Algal bloom is exactly what it sounds like – algal abundance in an aquatic area, but they aren’t nearly as aesthetic as floral blooms; rather they have hazardous consequences. Large algal blooms have returned to Lake Erie, which lies between Canada and United States, bounded by the cities Ontario, Ohio, Pennsylvania, New York and Michigan. Algal blooms at Lake Erie have been spotted even on satellite photographs.
Algal bloom is a cause of concern for this lake since it is now considered to be more cleaner than ever before, having been infamous for excessive pollution during the 1960’s -70’s, probably the lasting after effects of the industrial revolution. In any case this return of algal bloom is a mystery even to scientists. Algal blooms are results of excess nutrients in the form of phosphorus in any aquatic area. Algae flourish in such areas and compete with other plant species for space, since they multiply rapidly. Most other plants die and this dead organic matter supplies enough food for bacteria which decompose it and in the process use up the dissolved oxygen in the water, leaving insufficient or no oxygen for other organisms to survive, causing a dead zone to persist. So other animals like fish and small mammals die, and swimmers might have rashes.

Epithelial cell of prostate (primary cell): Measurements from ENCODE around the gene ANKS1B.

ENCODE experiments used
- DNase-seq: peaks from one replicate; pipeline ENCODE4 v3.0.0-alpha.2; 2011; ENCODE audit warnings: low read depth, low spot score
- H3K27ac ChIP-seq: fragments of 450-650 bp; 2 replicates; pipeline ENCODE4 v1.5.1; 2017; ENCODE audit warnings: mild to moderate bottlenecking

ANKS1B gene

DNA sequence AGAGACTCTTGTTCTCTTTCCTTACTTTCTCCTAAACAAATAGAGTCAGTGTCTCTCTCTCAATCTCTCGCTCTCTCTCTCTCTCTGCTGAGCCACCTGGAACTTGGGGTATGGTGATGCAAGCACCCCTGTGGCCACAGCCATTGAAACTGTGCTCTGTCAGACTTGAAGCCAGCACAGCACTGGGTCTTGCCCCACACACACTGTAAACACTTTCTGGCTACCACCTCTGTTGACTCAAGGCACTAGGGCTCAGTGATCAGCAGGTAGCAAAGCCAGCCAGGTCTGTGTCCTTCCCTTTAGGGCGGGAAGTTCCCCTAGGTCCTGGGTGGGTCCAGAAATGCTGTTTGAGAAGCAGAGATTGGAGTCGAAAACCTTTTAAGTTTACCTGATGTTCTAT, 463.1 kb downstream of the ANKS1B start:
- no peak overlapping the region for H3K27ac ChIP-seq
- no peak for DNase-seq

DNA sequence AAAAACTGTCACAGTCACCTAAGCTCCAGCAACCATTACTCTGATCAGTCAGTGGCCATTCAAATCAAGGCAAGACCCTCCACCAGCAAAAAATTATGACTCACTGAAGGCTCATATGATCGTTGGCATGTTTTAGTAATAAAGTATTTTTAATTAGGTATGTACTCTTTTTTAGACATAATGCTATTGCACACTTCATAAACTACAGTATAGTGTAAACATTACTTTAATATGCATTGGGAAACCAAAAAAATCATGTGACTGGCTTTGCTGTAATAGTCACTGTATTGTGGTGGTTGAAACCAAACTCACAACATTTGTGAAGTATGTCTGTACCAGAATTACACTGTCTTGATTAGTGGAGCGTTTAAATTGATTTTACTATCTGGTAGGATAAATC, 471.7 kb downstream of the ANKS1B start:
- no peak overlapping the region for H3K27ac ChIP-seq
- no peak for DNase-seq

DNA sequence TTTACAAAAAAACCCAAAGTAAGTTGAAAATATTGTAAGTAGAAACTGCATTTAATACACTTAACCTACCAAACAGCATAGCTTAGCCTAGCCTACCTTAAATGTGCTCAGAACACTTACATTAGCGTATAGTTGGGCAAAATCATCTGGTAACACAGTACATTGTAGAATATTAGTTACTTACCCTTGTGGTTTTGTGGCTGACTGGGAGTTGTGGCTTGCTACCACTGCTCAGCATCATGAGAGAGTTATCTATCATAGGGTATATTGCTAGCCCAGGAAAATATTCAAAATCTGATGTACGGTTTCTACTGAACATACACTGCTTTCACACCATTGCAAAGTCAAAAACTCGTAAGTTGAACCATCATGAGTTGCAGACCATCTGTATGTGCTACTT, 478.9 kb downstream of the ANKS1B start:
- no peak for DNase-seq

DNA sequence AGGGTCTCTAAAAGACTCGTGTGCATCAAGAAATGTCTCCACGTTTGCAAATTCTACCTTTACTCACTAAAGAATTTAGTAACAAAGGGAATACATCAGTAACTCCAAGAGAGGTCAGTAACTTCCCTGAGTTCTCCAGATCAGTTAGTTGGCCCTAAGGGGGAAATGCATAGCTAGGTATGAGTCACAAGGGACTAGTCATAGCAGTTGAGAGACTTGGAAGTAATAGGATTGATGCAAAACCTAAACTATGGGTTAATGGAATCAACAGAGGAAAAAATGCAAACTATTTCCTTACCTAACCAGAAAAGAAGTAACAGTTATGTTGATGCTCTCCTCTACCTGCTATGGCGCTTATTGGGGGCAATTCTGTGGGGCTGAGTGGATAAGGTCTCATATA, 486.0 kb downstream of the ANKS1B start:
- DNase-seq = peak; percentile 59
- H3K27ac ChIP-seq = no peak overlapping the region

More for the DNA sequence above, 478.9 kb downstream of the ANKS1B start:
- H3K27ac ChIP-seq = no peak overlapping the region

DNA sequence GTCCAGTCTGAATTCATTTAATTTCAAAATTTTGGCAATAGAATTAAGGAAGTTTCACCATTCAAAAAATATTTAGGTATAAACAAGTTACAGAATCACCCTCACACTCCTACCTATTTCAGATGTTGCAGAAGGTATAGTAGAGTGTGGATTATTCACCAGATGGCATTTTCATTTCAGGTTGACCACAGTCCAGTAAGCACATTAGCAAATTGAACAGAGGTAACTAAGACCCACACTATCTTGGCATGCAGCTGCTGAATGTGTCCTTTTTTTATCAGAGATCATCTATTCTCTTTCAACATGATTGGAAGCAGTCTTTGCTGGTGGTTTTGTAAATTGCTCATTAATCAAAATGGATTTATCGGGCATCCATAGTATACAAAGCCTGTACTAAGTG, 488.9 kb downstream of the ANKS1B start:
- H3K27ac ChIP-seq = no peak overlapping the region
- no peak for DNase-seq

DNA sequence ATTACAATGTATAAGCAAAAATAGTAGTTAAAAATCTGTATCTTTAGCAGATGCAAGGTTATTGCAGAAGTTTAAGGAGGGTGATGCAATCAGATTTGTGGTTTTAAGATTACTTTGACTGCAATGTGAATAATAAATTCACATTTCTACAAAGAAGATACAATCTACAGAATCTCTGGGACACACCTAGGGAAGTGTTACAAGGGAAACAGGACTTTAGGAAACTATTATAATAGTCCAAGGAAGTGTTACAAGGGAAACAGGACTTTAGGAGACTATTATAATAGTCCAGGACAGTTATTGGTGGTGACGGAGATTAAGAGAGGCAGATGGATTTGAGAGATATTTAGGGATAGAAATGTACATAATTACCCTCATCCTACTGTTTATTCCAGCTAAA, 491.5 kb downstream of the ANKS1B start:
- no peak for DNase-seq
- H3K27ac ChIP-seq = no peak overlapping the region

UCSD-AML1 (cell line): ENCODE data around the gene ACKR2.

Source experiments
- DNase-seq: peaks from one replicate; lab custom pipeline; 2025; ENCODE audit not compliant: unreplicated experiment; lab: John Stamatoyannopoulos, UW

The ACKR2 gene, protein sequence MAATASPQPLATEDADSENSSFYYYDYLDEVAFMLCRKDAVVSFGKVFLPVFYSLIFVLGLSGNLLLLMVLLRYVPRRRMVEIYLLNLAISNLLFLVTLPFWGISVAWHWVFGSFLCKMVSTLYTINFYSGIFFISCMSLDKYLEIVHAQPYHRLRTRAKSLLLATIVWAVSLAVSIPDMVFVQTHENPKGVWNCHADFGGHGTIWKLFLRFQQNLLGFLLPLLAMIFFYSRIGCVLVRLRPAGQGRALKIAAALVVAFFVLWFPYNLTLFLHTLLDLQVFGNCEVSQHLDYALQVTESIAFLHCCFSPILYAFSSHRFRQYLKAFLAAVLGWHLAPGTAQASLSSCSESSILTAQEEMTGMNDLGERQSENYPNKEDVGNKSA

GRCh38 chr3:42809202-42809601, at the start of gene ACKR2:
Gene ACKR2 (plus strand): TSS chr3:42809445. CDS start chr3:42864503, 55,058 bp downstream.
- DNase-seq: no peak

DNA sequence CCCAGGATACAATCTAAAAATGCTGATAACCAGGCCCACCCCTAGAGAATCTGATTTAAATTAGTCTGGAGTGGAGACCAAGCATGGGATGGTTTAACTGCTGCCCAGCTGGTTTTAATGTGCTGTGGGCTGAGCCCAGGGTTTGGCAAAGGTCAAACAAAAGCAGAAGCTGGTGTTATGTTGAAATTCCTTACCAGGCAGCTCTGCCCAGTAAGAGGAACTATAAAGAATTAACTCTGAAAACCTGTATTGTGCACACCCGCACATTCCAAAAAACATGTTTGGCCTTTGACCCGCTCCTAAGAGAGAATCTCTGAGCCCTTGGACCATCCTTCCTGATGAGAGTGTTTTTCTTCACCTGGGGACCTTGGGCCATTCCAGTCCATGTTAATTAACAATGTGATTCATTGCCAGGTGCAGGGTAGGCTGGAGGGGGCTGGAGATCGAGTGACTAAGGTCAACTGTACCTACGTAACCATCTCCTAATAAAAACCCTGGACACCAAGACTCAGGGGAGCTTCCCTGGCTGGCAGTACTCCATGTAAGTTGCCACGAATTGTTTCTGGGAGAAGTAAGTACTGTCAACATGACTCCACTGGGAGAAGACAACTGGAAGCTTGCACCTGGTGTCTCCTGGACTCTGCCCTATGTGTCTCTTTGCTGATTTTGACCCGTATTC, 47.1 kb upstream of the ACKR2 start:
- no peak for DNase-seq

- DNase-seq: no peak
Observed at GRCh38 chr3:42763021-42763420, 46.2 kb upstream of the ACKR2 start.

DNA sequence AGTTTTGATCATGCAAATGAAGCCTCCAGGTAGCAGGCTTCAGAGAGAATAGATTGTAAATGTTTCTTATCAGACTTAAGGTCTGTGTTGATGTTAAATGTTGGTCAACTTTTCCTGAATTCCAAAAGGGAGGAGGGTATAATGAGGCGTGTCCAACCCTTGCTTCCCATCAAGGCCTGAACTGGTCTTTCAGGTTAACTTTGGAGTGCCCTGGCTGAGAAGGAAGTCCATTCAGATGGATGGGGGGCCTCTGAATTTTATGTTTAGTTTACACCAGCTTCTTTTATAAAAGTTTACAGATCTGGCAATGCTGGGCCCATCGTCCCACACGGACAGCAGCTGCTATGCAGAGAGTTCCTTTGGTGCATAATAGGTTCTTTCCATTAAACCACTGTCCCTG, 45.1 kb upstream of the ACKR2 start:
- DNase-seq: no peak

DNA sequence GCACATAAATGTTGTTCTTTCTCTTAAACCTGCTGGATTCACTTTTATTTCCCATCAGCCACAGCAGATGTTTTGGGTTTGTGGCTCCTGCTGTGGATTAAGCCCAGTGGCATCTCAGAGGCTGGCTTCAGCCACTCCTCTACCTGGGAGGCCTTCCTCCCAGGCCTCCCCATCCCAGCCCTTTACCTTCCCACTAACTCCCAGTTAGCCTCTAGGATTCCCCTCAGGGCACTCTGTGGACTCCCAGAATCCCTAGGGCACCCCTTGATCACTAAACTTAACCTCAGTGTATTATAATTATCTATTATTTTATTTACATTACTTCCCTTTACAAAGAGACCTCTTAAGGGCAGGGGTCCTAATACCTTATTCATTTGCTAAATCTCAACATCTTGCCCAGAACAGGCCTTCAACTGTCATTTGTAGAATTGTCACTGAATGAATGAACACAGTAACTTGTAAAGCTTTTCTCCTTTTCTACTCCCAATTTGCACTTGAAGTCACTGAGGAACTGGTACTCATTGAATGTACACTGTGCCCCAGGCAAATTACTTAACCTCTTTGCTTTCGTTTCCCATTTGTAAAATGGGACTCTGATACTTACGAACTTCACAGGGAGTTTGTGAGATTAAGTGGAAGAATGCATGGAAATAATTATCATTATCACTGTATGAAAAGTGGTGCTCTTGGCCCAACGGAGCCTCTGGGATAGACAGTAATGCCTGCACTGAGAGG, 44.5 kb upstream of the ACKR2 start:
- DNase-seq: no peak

Suburban development once again may inevitably be the cause of this return of algal bloom at Lake Erie, the fourth largest lake of the five Great lakes. On one end officials are already working on killing the thick algae and treating the bad smell and taste of the water. But killing the algae also increases organic matter in the lake thus repeating the cycle.